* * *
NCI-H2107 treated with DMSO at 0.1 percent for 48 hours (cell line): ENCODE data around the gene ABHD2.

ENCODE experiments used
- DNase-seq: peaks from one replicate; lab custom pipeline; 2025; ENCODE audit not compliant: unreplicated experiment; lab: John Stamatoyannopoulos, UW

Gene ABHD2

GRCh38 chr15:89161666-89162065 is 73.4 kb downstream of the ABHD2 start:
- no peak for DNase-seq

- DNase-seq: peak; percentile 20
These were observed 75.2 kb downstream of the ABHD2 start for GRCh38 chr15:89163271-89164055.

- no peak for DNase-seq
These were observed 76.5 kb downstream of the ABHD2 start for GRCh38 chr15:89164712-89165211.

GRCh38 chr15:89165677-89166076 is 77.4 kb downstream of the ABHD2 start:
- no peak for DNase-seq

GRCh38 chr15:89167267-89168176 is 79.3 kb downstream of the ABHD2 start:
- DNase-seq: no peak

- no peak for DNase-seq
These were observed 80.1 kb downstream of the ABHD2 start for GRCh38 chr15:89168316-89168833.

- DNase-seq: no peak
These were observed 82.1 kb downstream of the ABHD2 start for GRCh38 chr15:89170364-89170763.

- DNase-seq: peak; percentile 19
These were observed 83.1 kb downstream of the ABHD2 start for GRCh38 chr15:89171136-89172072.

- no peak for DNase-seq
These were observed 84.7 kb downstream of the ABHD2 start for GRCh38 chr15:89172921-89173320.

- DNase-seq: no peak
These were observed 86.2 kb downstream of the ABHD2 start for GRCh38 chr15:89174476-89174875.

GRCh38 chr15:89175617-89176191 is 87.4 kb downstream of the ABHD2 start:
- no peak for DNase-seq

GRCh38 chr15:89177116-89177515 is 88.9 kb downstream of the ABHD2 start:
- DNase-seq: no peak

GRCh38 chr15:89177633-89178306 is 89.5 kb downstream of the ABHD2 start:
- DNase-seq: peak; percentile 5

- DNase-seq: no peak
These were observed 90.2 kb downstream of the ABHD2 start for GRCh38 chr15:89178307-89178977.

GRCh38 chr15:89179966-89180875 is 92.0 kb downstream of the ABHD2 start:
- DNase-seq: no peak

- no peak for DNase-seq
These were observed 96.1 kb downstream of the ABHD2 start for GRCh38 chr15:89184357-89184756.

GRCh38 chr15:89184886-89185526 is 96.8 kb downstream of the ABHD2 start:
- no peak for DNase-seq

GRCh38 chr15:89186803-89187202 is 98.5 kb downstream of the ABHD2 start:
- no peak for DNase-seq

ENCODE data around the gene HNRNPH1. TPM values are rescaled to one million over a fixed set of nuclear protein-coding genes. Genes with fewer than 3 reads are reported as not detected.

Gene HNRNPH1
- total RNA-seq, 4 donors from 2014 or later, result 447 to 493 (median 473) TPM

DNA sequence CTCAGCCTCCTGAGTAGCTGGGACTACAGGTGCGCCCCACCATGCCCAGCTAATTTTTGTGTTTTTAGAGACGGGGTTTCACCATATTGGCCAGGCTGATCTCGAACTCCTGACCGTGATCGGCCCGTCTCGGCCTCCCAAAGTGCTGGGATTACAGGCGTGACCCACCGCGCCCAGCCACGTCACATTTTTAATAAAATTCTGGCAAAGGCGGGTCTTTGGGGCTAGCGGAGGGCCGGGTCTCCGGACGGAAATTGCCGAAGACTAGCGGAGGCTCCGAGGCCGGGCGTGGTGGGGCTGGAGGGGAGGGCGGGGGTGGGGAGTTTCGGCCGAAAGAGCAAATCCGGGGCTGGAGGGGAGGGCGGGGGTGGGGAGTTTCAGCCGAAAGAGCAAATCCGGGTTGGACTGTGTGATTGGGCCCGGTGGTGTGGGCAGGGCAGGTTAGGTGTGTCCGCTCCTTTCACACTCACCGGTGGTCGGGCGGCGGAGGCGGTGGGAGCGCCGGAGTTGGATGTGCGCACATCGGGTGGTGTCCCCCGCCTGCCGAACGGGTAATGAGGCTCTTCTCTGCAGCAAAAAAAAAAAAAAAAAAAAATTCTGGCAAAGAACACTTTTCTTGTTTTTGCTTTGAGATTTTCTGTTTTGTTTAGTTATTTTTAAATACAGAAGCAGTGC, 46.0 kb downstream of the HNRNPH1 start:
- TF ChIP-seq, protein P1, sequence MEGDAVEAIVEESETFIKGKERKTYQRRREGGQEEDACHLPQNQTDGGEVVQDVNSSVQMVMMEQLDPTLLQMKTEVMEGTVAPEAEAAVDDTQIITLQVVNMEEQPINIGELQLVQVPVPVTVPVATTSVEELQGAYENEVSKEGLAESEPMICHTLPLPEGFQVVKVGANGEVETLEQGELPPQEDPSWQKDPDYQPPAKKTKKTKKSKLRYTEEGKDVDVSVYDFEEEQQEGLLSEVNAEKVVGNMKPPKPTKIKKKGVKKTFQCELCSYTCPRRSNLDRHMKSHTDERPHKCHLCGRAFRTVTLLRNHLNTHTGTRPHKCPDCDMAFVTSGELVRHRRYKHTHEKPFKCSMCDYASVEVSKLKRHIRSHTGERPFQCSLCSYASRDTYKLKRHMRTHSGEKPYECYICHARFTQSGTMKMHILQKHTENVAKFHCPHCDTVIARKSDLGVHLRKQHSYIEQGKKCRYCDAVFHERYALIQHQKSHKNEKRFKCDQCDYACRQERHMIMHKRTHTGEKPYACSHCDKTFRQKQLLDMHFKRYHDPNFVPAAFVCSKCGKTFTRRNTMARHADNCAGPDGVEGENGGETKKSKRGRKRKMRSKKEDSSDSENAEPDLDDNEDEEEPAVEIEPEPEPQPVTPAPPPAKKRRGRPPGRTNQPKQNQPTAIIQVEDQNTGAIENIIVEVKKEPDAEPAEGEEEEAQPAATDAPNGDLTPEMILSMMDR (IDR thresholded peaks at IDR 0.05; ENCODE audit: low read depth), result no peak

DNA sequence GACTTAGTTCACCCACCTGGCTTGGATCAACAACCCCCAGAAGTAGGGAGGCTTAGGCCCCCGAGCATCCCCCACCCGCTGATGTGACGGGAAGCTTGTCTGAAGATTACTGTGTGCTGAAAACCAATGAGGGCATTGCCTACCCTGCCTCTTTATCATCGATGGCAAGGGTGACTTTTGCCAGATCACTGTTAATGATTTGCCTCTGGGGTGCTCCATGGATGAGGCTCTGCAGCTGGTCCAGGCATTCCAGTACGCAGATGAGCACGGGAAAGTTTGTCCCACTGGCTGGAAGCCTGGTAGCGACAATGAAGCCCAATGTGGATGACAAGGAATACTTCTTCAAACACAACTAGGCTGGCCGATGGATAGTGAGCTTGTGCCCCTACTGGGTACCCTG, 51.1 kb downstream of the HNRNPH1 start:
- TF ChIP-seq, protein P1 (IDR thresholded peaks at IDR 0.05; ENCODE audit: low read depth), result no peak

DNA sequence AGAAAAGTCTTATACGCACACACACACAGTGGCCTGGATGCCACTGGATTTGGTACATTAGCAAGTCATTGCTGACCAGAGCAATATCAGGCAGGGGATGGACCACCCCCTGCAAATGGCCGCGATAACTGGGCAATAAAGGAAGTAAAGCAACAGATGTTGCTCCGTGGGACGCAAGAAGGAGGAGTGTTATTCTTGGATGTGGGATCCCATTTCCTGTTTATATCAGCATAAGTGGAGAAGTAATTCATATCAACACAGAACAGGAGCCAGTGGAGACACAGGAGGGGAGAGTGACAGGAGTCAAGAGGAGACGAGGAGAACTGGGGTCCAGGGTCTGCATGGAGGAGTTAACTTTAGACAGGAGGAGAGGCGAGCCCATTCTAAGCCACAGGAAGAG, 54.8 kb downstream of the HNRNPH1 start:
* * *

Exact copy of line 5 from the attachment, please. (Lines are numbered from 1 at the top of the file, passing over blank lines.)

GRCh38 chr15:89161666-89162065 is 73.4 kb downstream of the ABHD2 start: